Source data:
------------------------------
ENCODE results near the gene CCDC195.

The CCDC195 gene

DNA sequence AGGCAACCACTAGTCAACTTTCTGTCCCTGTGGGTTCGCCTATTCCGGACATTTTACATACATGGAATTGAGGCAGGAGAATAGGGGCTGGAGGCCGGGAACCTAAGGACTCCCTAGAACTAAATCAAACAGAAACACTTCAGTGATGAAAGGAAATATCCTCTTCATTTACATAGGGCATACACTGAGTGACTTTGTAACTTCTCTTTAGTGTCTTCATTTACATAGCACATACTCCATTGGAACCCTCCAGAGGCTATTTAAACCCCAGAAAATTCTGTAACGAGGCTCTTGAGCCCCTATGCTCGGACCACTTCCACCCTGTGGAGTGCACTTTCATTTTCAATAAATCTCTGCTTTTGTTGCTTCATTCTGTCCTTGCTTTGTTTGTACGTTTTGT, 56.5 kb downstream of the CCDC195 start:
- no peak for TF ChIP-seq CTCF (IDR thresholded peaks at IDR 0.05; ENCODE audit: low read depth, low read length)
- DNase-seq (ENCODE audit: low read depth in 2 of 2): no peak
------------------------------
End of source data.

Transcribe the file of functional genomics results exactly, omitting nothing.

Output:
ENCODE results near the gene CCDC195.

The CCDC195 gene

DNA sequence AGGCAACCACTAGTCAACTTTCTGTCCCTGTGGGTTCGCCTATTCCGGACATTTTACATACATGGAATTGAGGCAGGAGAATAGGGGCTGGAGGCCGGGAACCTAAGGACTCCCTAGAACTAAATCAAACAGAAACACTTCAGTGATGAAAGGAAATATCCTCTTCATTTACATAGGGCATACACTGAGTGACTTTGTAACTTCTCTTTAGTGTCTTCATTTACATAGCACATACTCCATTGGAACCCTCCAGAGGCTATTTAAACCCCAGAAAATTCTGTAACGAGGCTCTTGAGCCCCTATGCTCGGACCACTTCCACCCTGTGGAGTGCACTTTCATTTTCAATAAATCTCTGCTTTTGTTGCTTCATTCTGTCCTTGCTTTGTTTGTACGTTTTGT, 56.5 kb downstream of the CCDC195 start:
- no peak for TF ChIP-seq CTCF (IDR thresholded peaks at IDR 0.05; ENCODE audit: low read depth, low read length)
- DNase-seq (ENCODE audit: low read depth in 2 of 2): no peak